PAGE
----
Washington Post, Now Out of Office, Trump May Have to Face Tax Questions:
Once his impeachment trial concludes and former president Donald Trump returns to his business, he will face some obvious challenges, such as declining real estate income and investigations from New York authorities.
But he may also have to finally face two tax issues that have been simmering in the background, either of which experts say could carry significant consequences should they materialize now that he is out of office.
One is a massive income tax refund Trump received before entering office, according to the New York Times, one that has quietly been under a years-long review by the Internal Revenue Service and a little-known congressional panel, the Joint Committee on Taxation.
The refund, which the IRS issued to Trump in 2010 for $72.9 million, according to the Times, could be a nonissue for Trump if the agency rules that it was issued appropriately and he should keep the funds.
But if the agency rules against him, he could be asked to pay it back with interest, handing him a debt of more than $100 million at a time when some of his biggest properties are suffering severe revenue losses and the law firm that handled his tax issues cut ties with him following the attack on the U.S. Capitol. ...
Steven M. Rosenthal, a tax expert who worked for the Joint Committee on Taxation in the 1990s, said he was not surprised that the IRS and the committee didn’t issue a decision while Trump was in office. He said it’s more likely they’ll move forward now. “The outcome of all this may be a huge liability for Donald Trump,” Rosenthal said. “This is real money.”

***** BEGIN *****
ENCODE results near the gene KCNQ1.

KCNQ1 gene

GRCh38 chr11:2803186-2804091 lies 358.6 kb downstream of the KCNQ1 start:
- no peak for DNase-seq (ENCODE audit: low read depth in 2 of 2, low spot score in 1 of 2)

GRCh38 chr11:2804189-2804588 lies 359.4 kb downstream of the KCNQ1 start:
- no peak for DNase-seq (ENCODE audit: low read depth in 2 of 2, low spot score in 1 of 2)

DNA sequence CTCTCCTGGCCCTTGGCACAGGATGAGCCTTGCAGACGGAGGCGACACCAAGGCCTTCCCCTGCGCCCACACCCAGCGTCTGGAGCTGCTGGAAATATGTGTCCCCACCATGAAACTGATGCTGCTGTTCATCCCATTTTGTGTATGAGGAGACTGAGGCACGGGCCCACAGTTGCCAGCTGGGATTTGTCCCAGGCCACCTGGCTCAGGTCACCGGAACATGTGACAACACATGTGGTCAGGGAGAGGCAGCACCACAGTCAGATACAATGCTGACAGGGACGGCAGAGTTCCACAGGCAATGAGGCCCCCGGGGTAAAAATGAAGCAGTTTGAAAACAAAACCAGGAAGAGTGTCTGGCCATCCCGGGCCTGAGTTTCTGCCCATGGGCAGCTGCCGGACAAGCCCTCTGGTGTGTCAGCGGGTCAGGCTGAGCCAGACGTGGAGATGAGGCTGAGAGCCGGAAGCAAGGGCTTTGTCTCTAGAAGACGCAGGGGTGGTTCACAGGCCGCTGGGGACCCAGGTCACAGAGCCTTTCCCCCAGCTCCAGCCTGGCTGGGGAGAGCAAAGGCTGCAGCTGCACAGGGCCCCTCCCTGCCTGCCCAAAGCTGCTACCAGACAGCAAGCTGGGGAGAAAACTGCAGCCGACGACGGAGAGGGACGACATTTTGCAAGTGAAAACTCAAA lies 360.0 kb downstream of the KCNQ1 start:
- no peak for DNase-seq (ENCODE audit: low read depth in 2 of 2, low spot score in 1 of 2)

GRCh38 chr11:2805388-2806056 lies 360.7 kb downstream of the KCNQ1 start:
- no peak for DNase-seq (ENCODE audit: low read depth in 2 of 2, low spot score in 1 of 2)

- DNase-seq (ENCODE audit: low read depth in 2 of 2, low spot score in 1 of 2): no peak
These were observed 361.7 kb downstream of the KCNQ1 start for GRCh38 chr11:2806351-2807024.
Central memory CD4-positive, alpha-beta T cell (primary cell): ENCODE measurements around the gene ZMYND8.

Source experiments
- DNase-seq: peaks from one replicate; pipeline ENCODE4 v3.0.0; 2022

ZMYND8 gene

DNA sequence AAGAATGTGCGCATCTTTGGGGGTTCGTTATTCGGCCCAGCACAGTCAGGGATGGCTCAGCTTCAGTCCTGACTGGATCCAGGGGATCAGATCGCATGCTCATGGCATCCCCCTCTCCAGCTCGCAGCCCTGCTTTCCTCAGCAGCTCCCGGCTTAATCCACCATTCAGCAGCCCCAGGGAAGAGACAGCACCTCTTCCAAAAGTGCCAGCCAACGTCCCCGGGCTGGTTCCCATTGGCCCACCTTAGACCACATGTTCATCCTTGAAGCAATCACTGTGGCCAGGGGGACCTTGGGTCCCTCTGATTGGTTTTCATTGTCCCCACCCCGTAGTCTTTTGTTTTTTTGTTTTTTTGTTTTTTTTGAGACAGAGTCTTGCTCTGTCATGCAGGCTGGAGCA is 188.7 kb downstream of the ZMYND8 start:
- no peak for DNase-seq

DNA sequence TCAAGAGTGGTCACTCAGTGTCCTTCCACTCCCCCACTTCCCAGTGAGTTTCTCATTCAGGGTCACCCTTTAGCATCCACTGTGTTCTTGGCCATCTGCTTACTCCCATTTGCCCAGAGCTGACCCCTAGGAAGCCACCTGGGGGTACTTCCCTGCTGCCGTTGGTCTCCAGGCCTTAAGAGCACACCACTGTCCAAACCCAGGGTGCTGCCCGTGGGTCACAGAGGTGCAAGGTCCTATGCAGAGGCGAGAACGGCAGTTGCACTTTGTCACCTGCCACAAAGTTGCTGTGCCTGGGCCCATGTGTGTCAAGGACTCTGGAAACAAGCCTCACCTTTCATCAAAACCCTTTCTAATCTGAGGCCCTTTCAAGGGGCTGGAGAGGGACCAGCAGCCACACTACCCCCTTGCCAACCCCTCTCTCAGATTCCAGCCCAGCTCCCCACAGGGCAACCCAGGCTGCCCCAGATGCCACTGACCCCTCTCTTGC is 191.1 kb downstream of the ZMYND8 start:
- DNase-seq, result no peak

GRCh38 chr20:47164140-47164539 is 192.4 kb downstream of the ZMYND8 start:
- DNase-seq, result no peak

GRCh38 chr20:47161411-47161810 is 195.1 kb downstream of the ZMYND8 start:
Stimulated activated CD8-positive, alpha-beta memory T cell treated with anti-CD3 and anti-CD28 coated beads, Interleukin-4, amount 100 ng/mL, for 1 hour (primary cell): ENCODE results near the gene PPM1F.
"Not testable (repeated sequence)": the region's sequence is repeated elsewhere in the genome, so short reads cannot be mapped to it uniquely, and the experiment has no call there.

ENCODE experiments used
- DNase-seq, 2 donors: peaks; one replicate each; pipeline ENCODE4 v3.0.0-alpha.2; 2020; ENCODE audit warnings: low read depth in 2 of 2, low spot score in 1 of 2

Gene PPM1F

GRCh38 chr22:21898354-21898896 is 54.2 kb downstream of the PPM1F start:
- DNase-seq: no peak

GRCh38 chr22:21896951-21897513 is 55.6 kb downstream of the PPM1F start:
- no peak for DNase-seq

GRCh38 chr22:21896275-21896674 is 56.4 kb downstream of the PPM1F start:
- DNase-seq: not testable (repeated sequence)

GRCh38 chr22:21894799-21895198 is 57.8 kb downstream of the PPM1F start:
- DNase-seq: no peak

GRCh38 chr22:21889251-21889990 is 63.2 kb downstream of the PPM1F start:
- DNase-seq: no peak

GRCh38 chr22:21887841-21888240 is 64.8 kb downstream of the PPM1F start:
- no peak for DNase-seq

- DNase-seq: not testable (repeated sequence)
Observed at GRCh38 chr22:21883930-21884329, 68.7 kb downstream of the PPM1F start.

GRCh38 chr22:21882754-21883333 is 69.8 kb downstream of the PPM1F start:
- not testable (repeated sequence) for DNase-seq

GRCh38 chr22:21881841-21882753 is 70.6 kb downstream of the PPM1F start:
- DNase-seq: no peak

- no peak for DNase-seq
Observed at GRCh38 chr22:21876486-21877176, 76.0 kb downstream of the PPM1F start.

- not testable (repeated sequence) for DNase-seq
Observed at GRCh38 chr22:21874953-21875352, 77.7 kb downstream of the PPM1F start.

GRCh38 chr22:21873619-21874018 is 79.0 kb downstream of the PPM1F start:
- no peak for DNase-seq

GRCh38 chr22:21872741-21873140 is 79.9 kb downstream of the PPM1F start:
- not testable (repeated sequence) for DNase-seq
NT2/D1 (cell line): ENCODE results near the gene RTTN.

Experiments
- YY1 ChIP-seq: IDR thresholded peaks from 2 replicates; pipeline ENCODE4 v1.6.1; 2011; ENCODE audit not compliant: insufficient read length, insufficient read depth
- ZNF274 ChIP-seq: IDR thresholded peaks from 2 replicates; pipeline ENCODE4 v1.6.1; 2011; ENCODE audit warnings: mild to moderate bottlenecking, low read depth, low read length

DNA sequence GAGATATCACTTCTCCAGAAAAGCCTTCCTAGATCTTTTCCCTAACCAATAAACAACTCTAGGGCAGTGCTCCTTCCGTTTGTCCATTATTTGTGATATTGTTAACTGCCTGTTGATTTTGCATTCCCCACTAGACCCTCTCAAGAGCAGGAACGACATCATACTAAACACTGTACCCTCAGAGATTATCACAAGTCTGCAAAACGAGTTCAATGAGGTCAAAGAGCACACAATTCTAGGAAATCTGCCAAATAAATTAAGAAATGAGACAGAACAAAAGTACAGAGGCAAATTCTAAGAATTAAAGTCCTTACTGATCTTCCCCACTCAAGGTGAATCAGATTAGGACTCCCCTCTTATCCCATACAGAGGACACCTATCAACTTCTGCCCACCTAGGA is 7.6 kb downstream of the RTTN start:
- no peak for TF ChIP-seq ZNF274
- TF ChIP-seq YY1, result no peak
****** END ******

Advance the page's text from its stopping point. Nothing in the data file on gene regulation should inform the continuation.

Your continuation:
The other issue Trump faces is the possibility that Democrats, after five years of trying, will finally pry free Trump’s tax returns now that the party controls both Congress and the White House. Leading House Democrats are still pursuing a lawsuit seeking six years of Trump’s returns. On Feb. 3, a federal judge gave officials in the Biden administration until March 3 to decide whether it plans to comply.
No decision has been scheduled for either issue, but experts say legal and administrative authorities are more likely to address Trump’s tax issues now that he is a private citizen, even as Biden administration officials debate how much to hold Trump accountable for past actions while also trying to move the country forward. ...
The IRS is still under the control of Commissioner Charles P. Rettig, whom Trump appointed to the agency in 2018 and whose term runs until November 2022. Rettig, a Beverly Hills attorney before joining the IRS, owns a 50 percent share in two units in Trump International Hotel Waikiki, prompting concerns from congressional Democrats about whether he would remain impartial in decisions affecting Trump’s finances, such as the refund.